Senate Committee on Homeland Security and Governmental Affairs
“The Internet: A Portal to Violent Islamist Extremism”
The Internet has become a key tool that terrorists use for recruiting and planning, allowing the rapid and cheap dissemination of terrorist ideology.
SEN. LIEBERMAN: It is another irony of the digital age that the Internet – invented by the Department of Defense as a way to ensure undisrupted communications in the event of an enemy attack – is now being used to recruit and train the terrorists who plot such lethal attacks against American and other western targets. As we will hear today, Islamists who have made a global political ideology out of a religion, use the Internet as a way to reach across national boundaries to recruit new soldiers, sympathizers and financial supporters. It is a focused campaign in which Islamist terrorists use the Internet to broadcast news, propagandize, and conduct on-line classes in terrorist tactics and ideology. They also use the Internet to transcend gaps in space and time, to research potential targets and share information with each other about planned operations….
MICHAEL S. DORAN, DEPUTY ASSISTANT SECRETARY OF DEFENSE FOR SUPPORT FOR PUBLIC POLICY, DEPARTMENT OF DEFENSE: While this struggle bears some comparison with past ideological conflicts, it differs in that the Internet allows relatively small organizations with limited resources, such as Al-Qaeda, to broadcast messages across the globe instantaneously. In past conflicts, only nation states could disseminate their messages so widely. Terrorists are using the Internet now more than ever in an attempt to influence the global political environment. Al-Qaeda and its associates, in particular, use the Internet to spread their political ideology, disseminate the extremist interpretation of religion that supports it, and coordinate their operations…
Those characteristics that turned the Internet virtually overnight into an indispensable tool of our day-to-day life have also made it a boon to terrorist organizations: using the Internet is cheap; it allows the rapid dissemination of text, video, and audio files; and, importantly, it allows anonymous communications to very large audiences. The benefits to terrorist groups of a cheap and anonymous multi-media communications system are obvious.
LIUTENANT COLONEL JOSEPH H. FELTER, DIRECTOR, COMBAT TERRORISM CENTER (CTC), U.S. MILITARY ACADEMY: The real center of gravity of the violent movement that sustains Al-Qaeda are the ideas of radical jihadist thought. It is these ideas, not necessarily the individual leaders, which insulate Al-Qaeda against U.S. pressure and enable the movement to spread even as its leaders are captured or killed. The Internet facilitates the dissemination of these ideas and, perhaps more importantly, offers like-minded would-be terrorists the ability to network around these dangerous concepts.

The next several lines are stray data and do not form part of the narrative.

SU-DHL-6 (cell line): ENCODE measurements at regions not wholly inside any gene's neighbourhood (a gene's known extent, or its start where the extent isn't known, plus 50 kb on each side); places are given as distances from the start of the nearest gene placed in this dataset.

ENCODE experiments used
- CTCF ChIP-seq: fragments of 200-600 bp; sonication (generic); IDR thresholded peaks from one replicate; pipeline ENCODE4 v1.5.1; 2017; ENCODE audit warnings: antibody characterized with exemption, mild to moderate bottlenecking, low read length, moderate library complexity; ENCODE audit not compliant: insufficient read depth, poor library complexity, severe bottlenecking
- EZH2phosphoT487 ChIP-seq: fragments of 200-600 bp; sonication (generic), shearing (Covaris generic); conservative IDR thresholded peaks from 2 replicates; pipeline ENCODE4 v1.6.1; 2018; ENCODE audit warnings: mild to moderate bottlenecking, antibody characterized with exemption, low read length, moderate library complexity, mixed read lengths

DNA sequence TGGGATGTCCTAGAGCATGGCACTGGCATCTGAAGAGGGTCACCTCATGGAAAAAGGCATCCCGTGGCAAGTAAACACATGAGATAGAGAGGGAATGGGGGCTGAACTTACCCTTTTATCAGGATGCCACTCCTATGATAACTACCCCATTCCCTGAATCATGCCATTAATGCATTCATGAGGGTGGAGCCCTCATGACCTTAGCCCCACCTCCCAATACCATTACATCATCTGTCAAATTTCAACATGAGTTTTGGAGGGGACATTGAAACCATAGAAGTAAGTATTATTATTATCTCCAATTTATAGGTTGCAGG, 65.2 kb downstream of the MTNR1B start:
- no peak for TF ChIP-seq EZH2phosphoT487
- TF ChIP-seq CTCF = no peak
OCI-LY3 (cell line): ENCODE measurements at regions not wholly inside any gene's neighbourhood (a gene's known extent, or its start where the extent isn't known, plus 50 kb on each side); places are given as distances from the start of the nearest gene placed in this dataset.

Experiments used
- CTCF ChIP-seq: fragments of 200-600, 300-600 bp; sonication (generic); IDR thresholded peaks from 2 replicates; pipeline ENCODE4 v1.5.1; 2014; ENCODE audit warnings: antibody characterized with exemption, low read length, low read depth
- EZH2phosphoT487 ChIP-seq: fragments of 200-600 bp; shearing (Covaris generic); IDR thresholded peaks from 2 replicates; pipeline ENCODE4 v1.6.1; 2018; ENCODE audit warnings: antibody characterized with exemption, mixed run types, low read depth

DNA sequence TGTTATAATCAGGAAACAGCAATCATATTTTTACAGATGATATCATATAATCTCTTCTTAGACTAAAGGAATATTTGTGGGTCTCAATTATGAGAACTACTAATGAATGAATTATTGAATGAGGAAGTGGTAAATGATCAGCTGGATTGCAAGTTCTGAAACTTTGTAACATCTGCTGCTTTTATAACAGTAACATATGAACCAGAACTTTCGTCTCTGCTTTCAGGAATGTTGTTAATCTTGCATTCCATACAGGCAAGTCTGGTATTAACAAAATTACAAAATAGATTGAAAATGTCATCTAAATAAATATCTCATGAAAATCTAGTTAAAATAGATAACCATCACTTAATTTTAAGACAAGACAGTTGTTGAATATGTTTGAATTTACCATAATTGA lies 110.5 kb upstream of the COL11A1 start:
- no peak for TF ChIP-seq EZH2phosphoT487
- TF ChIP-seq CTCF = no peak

It is not possible to capture, kill, or incarcerate ideas. We should not think of Al-Qaeda in terms of organizational charts and bureaucratic hierarchies that typify a conventional military enemy. Al-Qaeda has become a brand name, a way of seeing the world. This global movement would not be possible without the pervasiveness of Internet accessibility and the capability it offers Al-Qaeda’s thought-leaders to define the way disillusioned youth think about the world. The Internet allows thousands of disenfranchised and displaced individuals to build a virtual community of followers bound together only by a body of shared ideas and digital relationships. We cannot prevent all of these relationships from forming or stop the generation of these ideas, but we can do a better job of understanding how the Internet facilitates these processes so we can monitor and thwart those who join the jihadi movement.
FRANK J. CILLUFFO, ASSOCIATE VICE PRESIDENT FOR HOMELAND SECURITY POLICY INSTITUTE, THE GEORGE WASHINGTON UNIVERSITY: Internet chat rooms are now supplementing and replacing mosques, community centers and coffee shops as venues for recruitment and radicalization by terrorist groups like al Qaeda. The real time, two-way dialogue of chat rooms has taken the fight global, enabling extremist ideas to be shared, take root, be reaffirmed and spread exponentially. Use of computer-mediated communication (CMC) has made a range of terrorist operational activities cheaper, faster, and more secure. Communications. Fundraising. Planning and coordination. Training. Information gathering and data mining. Propaganda and spreading misinformation. Radicalization and recruitment. The list is long, and not even complete.
Use of the Internet by terrorists groups has evolved over time. Terrorists once used the Internet primarily to support operations. Increasingly, however, the World Wide Web is also used for another purpose: to spread radical ideologies faster, wider, and more effectively than ever before possible. Radicalization, whether facilitated by CMC, face-to-face interaction, or other means, can create pools of like-minded believers who may go on to enlist into terrorist movements and plan and commit acts of violence. Radicalization is the lifeblood of the global extremist jihadi Salafist movement, generating new recruits for existing groups or creating environments in which new groups arise.
Military strategies alone are not sufficient in our efforts against terrorism.
MR. CILLUFFO: Our adversaries comprise a global, transnational insurgency. To prevail against it, we must win in the battle for hearts and minds, remove terrorist masterminds, and offer hope and opportunity to those who might otherwise be seduced by the jihadi ideology. We have entered a new phase of this struggle and must rethink our strategy as a result. Military activities and hunting down individual terrorists are alone insufficient.
Terrorists use the Internet to involve more and more people in their cause by creating virtual networks that are difficult to track.